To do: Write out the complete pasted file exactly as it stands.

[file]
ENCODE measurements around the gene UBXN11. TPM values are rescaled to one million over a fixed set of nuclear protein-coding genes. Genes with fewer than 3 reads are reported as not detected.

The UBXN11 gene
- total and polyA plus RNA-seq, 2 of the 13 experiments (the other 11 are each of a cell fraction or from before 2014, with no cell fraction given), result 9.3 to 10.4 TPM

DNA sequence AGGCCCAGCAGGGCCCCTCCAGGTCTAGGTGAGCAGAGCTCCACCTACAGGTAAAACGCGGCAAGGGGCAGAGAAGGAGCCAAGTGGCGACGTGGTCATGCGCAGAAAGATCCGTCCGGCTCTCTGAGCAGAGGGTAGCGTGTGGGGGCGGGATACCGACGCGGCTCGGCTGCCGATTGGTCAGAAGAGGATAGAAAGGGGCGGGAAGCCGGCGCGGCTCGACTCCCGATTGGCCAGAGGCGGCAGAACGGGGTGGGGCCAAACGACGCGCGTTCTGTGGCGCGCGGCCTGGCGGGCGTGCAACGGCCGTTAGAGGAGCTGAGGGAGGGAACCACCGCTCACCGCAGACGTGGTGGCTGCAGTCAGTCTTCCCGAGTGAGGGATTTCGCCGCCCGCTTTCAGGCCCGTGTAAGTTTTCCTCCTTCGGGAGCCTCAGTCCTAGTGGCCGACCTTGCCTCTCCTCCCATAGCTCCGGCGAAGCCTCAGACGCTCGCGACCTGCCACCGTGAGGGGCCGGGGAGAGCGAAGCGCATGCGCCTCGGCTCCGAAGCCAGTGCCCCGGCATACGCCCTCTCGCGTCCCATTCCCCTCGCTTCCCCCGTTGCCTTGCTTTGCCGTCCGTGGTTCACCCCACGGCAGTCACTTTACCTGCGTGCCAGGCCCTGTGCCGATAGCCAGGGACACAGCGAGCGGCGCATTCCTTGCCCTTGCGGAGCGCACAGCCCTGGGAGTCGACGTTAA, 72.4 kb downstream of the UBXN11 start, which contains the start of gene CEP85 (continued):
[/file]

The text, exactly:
ENCODE measurements around the gene UBXN11. TPM values are rescaled to one million over a fixed set of nuclear protein-coding genes. Genes with fewer than 3 reads are reported as not detected.

The UBXN11 gene
- total and polyA plus RNA-seq, 2 of the 13 experiments (the other 11 are each of a cell fraction or from before 2014, with no cell fraction given), result 9.3 to 10.4 TPM

DNA sequence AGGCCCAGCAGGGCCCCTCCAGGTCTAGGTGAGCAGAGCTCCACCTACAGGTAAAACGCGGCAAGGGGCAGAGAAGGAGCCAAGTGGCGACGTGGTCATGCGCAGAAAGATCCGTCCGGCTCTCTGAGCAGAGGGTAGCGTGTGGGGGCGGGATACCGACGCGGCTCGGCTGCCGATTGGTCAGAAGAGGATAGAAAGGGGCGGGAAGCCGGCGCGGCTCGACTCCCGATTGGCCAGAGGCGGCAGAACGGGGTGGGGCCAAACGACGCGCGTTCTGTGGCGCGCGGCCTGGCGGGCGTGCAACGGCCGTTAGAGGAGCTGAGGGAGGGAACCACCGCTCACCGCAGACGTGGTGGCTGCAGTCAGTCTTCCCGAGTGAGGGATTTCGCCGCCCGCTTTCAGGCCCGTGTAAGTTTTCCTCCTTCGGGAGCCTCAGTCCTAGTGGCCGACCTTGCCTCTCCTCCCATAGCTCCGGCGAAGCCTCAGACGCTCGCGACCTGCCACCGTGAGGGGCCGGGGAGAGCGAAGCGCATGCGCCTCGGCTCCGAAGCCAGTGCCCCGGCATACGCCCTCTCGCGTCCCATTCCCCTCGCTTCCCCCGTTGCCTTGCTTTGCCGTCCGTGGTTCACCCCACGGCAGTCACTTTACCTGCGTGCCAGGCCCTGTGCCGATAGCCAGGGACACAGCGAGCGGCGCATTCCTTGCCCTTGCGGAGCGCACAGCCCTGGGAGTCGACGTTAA, 72.4 kb downstream of the UBXN11 start, which contains the start of gene CEP85 (continued):